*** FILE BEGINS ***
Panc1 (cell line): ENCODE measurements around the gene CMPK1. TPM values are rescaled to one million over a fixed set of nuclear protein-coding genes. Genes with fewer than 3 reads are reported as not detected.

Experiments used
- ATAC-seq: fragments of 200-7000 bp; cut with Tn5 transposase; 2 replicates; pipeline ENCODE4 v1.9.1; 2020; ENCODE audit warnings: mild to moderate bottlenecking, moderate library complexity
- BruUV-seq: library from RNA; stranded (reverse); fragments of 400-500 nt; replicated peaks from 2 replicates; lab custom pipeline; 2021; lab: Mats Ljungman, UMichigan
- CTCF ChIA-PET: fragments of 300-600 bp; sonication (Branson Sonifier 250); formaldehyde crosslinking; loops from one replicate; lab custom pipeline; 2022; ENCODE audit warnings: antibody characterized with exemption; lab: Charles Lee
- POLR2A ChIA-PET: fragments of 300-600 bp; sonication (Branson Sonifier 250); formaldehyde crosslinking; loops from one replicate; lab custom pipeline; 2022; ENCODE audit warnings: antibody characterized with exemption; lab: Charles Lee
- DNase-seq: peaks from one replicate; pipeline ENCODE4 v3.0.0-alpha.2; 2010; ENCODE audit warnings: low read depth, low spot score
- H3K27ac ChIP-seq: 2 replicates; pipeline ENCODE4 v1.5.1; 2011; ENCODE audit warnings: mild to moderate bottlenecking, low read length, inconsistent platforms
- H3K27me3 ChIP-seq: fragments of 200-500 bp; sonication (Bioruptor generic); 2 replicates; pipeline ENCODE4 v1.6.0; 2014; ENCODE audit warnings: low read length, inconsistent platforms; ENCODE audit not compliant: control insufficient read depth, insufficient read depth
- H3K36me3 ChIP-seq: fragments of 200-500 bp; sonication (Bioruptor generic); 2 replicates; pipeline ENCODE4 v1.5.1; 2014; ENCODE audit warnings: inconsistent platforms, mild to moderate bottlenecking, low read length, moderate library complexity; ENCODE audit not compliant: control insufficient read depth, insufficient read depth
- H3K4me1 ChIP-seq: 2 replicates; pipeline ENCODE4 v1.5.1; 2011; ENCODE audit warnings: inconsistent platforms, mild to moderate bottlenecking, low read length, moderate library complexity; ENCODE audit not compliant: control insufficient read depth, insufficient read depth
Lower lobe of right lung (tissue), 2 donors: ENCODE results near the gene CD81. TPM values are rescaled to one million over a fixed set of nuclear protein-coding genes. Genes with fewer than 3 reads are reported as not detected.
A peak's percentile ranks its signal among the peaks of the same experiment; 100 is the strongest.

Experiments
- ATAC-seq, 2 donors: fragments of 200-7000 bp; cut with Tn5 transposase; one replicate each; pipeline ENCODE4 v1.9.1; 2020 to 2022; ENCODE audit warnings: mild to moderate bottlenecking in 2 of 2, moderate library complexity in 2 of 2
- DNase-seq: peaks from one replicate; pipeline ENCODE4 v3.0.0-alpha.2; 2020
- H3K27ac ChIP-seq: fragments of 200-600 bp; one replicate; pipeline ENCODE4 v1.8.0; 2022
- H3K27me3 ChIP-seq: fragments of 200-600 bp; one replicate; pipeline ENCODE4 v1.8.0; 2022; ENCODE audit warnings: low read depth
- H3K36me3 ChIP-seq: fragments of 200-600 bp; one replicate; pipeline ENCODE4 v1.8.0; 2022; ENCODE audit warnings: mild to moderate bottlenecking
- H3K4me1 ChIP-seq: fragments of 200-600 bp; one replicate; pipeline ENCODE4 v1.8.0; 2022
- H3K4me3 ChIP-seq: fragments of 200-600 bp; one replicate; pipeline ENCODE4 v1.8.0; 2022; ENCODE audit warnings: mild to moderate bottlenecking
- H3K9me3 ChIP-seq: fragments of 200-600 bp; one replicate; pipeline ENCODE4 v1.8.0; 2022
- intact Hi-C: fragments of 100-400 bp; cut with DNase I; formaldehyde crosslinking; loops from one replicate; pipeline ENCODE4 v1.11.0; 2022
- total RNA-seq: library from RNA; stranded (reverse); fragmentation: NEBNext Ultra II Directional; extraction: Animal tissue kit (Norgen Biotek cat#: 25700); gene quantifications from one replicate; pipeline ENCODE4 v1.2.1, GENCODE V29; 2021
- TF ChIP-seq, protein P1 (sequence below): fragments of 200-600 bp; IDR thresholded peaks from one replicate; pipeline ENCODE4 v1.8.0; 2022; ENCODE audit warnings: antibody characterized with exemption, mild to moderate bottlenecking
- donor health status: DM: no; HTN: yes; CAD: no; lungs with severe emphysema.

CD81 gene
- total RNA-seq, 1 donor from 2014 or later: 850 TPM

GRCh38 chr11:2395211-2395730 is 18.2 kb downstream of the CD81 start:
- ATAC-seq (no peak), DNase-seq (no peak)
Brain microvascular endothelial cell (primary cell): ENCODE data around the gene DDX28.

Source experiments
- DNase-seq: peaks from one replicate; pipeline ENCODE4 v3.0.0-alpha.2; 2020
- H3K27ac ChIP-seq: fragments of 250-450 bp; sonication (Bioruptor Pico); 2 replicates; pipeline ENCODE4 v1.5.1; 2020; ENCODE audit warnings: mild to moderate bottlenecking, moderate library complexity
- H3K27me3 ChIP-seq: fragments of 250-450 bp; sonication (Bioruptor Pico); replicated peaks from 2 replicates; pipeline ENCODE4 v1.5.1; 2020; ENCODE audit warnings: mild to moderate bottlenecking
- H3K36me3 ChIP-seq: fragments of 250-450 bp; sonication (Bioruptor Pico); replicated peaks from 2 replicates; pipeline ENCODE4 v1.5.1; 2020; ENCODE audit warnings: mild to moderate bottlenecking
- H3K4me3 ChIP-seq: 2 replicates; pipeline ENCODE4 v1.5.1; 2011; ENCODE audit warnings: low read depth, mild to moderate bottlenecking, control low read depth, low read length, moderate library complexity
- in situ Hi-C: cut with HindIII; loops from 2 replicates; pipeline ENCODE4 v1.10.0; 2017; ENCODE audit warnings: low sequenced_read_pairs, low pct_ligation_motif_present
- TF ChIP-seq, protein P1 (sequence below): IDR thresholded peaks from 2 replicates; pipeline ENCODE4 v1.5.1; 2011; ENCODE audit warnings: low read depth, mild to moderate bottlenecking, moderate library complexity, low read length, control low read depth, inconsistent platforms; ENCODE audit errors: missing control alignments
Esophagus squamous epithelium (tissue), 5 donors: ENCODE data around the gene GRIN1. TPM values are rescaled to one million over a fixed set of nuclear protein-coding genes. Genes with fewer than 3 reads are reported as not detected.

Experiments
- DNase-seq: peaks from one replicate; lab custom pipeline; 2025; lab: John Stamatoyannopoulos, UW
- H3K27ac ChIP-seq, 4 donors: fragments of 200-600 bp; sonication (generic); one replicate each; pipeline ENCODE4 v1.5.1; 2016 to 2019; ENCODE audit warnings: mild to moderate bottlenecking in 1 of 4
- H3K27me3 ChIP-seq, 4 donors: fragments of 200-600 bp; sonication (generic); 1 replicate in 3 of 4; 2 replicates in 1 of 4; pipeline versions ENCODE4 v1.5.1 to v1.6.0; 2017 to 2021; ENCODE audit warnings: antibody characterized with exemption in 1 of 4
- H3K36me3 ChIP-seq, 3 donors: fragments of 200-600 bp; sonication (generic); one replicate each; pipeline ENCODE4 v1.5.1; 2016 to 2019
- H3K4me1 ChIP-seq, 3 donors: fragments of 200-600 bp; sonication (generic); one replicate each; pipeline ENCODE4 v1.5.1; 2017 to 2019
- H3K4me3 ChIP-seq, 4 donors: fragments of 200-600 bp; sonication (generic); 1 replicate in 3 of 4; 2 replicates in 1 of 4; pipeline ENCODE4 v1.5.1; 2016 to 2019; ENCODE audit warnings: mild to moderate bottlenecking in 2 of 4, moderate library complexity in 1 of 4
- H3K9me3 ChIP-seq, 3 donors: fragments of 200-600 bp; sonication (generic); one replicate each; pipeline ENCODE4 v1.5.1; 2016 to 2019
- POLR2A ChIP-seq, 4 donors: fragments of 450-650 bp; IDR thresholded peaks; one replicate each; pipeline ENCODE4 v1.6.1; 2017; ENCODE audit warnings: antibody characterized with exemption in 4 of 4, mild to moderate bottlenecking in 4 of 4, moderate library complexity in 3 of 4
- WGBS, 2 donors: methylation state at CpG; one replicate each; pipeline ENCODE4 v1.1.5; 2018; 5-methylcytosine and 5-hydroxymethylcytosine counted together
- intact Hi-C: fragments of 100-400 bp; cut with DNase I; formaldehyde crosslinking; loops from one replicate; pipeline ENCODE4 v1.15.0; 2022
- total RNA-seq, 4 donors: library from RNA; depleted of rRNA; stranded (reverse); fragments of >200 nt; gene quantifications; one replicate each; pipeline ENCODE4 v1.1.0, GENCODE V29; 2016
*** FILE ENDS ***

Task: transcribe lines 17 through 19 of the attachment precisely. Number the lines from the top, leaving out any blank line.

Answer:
- H3K27ac ChIP-seq: fragments of 200-600 bp; one replicate; pipeline ENCODE4 v1.8.0; 2022
- H3K27me3 ChIP-seq: fragments of 200-600 bp; one replicate; pipeline ENCODE4 v1.8.0; 2022; ENCODE audit warnings: low read depth
- H3K36me3 ChIP-seq: fragments of 200-600 bp; one replicate; pipeline ENCODE4 v1.8.0; 2022; ENCODE audit warnings: mild to moderate bottlenecking